SEOUL, Sept 20 — South Korea was spotted intervening in derivatives trading and its top foreign exchange official issued a warning today that those betting the won currency was in for a sustained fall could lose money as the Asian country sought to avert any repeat of the capital flight of 2008.
The won fell 1 per cent today to its weakest level in almost nine months against the dollar, Seoul stocks tumbled 1.5 per cent and government bond futures fell modestly as foreign investors kept on offloading their holdings.
The latest selloff was sparked by global markets jitters over the US and euro zone economies, but South Korea’s heavy overseas borrowings and high household debt have made it among the biggest potential victims of the global financial turmoil.
“I think the won has been reacting too excessively (to the global instability) and would eventually face a correction,” Deputy Finance Minister Choi Jong-ku told reporters early today as the won kept on falling.
Choi is the country’s top foreign exchange official and his remark was apparently aimed at warning against betting on the won’s decline. The comment also came soon after traders reported the country of intervening in derivatives market.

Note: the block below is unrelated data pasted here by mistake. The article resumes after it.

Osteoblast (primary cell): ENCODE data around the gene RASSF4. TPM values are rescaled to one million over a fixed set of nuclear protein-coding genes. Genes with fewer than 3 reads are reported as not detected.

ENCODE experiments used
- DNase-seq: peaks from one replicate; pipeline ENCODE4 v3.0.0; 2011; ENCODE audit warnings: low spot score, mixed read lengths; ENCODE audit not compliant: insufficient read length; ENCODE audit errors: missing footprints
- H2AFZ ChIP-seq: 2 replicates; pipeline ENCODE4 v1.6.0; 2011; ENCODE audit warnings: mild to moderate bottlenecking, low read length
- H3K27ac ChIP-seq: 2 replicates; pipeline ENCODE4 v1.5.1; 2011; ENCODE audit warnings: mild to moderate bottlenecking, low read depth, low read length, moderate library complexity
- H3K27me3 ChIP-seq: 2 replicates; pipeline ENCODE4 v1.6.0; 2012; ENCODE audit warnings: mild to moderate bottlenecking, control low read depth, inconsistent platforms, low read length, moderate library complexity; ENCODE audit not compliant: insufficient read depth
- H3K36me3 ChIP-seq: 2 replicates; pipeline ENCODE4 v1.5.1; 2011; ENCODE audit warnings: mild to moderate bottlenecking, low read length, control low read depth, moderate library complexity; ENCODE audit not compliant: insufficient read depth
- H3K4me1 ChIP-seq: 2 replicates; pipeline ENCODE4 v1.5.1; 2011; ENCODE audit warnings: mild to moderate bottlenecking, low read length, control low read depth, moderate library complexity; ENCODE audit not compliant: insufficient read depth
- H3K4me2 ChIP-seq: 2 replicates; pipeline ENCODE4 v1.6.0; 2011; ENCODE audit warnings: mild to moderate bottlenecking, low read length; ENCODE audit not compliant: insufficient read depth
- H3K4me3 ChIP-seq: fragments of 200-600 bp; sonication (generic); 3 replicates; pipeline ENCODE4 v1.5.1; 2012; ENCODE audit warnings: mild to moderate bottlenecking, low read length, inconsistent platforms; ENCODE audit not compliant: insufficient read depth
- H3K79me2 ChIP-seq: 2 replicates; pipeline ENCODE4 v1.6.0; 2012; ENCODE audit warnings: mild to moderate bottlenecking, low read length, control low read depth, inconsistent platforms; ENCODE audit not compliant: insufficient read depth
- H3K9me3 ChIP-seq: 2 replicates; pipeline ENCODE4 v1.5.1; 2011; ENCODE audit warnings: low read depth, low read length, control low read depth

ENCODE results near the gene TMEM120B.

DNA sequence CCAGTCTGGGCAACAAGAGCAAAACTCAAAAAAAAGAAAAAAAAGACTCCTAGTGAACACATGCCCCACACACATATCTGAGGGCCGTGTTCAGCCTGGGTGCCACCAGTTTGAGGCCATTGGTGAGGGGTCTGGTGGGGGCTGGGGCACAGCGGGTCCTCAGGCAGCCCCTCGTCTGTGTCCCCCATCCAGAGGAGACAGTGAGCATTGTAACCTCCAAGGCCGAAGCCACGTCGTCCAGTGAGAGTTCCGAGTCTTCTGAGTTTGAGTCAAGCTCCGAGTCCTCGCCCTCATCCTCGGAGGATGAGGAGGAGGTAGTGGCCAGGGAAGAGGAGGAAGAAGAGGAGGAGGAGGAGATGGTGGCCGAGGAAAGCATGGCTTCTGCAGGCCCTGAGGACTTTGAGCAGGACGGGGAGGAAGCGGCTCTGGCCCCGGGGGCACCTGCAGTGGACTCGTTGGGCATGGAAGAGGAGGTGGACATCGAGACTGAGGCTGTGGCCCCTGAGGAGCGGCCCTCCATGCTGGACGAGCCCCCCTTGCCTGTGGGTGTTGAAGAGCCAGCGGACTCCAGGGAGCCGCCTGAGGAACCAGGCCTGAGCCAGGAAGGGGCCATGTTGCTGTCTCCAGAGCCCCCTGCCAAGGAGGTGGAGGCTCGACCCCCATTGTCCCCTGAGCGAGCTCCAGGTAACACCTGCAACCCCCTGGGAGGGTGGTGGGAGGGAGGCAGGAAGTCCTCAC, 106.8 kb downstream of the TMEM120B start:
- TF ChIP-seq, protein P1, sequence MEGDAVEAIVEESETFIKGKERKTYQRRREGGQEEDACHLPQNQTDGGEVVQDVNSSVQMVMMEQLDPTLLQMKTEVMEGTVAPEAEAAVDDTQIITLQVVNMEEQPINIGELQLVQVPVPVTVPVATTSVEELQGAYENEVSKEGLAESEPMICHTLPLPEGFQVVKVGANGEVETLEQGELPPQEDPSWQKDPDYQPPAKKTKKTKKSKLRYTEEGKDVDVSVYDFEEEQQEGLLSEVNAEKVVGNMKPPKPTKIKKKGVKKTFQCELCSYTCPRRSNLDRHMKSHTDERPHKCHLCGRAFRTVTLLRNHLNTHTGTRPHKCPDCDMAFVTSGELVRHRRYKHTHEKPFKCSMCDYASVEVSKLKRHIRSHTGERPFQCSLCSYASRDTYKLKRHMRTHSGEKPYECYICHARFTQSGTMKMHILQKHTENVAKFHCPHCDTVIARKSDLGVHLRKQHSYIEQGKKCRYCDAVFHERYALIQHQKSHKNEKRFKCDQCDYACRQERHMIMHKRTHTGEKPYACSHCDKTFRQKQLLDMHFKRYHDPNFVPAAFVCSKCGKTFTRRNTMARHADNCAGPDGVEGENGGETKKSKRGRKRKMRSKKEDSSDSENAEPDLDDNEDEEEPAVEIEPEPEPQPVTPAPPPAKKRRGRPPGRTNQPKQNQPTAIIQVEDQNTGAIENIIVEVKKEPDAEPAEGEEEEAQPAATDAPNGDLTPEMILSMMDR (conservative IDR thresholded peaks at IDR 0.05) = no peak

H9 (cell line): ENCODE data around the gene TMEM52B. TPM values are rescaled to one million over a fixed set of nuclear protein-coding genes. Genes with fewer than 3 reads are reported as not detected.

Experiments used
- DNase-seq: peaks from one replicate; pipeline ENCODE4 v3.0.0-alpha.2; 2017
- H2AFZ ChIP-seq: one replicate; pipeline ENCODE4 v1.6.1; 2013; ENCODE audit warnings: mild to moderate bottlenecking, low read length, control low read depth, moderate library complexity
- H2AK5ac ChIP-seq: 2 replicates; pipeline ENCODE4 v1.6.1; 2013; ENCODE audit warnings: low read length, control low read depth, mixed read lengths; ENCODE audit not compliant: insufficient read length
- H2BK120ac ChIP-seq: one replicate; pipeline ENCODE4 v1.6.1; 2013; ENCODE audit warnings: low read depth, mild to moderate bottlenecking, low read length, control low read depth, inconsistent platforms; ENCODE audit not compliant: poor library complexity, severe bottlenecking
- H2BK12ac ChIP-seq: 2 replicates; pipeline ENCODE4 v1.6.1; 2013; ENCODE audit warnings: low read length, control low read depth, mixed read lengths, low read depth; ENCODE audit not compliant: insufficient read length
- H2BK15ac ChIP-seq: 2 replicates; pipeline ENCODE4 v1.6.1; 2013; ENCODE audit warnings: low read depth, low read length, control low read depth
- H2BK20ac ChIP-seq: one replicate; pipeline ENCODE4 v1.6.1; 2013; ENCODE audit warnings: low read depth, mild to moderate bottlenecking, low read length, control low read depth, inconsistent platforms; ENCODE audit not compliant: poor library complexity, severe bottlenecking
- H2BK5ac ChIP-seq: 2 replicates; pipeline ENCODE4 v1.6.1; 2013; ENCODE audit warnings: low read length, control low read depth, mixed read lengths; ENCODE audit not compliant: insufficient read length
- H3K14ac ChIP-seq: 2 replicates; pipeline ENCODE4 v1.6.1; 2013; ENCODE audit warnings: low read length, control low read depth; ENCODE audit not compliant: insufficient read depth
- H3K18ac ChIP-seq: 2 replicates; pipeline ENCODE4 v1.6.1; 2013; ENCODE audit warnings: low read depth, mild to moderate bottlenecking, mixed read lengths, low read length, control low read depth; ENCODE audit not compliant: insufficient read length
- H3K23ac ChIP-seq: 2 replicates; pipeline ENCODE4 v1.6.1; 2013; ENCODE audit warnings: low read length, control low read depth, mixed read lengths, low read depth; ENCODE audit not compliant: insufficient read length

The won has fallen nearly 9 per cent in less than two months since touching its 2011 intraday high on August 1 and the Seoul stock market’s benchmark KOSPI is now trading some 20 per cent below its 2011 peak touched in late April.
South Korea has boosted foreign reserves to a record amount of more than US$310 billion (RM930 billion) from around US$200 billion in late 2008 but still carries short-term overseas debt amounting to half the reserves, or twice as high as regional peer Taiwan.
The heavy exposure to short-term overseas borrowing makes the country vulnerable to any credit squeeze in global markets as exemplified by a recent surge in the credit default swaps on South Korean sovereign debt.
The insurance-like derivatives — a measure of investors’ anxiety towards South Korean assets — stood at 158 basis points late yesterday, the highest since the middle of last year and far above a 2011 low of 89 basis points set in January. — Reuters